This morning we walked along the river, and stopped in the coffee shop before storytime at the library. This is pretty much routine, and a good one. Since you’ve gotten into eating solids you don’t need to feed as much when we’re out, but you seemed to want it. I realised you hadn’t had any since 5.30, and it was nearly 10, so we cuddled together in the corner of the sofa and you fed for a long time. I guess it felt special because normally when we’re out you have about two sips and then wriggle around to see if you’re missing anything. But walking over to the library, both of us satisfied with our morning drink, I just felt so happy.

Six months

Well, my dear sweet boy, it seems tonight you have forgotten how to sleep (or, more precisely, sleep without me by your side), which means composing this post is taking longer than I had anticipated. We do however persist in lugging you all over the country, so it’s perfectly understandable if it takes you a couple of days to get back to normal. I’ve left you snoozing in my bed, which you’ve made abundantly clear is more palatable than your crib this evening. It is your half-birthday, after all.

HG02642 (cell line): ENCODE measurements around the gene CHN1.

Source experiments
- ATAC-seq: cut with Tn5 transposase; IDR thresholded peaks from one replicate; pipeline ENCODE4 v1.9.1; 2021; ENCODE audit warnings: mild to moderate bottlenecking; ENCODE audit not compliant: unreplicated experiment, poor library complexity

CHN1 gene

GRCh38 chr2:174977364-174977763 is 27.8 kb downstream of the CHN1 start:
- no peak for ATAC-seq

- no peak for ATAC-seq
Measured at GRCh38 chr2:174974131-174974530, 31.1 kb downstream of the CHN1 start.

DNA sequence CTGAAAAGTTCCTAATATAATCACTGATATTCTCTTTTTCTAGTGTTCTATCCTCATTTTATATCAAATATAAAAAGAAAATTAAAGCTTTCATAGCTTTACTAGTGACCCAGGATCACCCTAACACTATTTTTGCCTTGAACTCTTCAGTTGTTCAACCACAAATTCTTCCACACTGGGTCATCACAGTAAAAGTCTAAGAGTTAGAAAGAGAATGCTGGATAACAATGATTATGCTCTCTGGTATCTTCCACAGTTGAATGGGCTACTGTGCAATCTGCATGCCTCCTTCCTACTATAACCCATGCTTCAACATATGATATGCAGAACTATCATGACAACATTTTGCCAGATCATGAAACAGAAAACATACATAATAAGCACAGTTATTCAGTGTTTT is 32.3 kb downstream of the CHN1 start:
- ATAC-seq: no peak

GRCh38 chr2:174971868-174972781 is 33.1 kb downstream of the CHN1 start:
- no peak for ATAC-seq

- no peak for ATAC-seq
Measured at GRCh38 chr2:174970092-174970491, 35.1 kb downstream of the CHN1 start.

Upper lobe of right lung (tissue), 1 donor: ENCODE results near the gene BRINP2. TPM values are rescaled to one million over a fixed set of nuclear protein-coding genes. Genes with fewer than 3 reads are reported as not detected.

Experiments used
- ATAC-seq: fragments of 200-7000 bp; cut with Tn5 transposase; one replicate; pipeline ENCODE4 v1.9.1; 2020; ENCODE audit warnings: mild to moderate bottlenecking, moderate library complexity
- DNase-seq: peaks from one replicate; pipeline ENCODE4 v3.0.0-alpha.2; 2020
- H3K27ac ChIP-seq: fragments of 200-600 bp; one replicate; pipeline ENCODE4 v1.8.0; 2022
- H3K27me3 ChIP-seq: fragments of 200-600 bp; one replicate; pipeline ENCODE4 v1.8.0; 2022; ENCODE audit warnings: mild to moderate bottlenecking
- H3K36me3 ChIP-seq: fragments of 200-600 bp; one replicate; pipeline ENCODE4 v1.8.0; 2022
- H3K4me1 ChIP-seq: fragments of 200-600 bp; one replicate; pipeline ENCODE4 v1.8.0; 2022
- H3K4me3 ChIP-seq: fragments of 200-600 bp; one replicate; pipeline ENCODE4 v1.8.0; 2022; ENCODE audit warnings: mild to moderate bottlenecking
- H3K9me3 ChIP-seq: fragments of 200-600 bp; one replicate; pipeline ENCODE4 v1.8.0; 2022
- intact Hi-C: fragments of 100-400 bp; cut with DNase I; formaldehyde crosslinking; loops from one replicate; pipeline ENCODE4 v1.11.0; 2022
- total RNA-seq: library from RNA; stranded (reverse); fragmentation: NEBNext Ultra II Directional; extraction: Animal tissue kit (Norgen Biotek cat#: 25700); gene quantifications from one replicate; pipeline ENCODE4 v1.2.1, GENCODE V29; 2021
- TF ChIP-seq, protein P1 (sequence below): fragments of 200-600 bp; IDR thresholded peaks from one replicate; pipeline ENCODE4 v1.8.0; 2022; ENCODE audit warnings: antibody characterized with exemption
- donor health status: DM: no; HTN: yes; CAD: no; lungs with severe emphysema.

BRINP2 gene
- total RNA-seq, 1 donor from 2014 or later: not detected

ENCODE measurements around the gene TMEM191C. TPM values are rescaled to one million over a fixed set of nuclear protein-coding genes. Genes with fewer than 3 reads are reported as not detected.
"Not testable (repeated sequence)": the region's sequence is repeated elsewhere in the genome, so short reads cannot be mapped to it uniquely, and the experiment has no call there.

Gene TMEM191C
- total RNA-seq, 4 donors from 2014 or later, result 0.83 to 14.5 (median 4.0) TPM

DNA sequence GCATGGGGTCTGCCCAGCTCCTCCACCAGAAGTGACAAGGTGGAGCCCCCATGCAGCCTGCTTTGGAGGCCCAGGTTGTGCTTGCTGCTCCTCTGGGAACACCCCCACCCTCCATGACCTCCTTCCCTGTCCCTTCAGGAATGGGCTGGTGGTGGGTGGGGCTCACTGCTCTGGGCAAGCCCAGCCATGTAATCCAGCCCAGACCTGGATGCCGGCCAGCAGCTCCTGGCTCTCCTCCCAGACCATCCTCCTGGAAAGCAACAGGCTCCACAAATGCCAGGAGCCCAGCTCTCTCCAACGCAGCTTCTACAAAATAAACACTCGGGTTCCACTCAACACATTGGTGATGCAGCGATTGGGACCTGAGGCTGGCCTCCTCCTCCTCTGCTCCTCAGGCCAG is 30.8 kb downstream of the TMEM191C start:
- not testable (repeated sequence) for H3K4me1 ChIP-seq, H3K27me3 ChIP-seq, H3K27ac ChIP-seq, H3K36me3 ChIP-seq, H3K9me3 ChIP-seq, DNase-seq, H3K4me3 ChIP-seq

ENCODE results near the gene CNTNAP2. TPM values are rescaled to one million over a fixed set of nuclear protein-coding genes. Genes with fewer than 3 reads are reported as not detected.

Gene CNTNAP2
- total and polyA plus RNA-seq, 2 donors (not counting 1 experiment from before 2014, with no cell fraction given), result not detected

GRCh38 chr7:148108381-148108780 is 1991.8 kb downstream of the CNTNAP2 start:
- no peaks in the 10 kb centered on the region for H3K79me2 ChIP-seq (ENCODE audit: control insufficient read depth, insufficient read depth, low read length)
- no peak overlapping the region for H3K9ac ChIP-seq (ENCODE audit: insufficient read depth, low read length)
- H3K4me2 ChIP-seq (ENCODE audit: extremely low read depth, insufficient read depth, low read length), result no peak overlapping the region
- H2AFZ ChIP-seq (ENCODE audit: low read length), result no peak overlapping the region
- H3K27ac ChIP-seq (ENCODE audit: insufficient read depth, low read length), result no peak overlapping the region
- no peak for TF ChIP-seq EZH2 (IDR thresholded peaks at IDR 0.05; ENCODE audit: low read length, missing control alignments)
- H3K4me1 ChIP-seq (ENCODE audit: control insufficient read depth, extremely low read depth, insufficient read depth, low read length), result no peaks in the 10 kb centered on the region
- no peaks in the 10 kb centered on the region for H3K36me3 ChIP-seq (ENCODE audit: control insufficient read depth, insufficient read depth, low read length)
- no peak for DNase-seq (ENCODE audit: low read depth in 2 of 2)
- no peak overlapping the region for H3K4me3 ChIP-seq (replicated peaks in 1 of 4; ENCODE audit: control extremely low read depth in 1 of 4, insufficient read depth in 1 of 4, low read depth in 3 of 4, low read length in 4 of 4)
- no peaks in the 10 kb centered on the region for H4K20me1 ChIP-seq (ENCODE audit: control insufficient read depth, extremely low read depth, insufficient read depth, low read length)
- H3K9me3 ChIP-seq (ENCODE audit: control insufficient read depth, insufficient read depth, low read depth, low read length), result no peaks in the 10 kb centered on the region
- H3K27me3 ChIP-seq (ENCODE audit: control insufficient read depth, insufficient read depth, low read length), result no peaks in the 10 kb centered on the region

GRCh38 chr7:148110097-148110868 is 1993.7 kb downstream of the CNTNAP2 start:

You were weighed and measured two weeks ago, and you are a very tall and healthy guy. You were 8.4 kilos and 71cm, which puts you at the 99th percentile for height and 78th percentile for weight, and means you’ve grown on average three centimetres a month! At six months, you love water bottles, paper cups, and, most of all, plastic cups with icy drinks inside.

You also love cameras, the TV remote, and our computers. You would quite like to eat them all. You will also happily gnaw away on a stick of sweet potato or a pizza crust. You are not so keen on any form of goo.